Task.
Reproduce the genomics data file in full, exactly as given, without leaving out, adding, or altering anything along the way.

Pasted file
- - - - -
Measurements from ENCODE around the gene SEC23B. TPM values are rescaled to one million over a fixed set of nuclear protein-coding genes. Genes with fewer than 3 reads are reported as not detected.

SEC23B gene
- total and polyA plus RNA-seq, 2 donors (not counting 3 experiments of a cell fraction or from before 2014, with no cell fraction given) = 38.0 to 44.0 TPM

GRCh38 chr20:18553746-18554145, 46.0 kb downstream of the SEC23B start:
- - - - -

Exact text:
Measurements from ENCODE around the gene SEC23B. TPM values are rescaled to one million over a fixed set of nuclear protein-coding genes. Genes with fewer than 3 reads are reported as not detected.

SEC23B gene
- total and polyA plus RNA-seq, 2 donors (not counting 3 experiments of a cell fraction or from before 2014, with no cell fraction given) = 38.0 to 44.0 TPM

GRCh38 chr20:18553746-18554145, 46.0 kb downstream of the SEC23B start: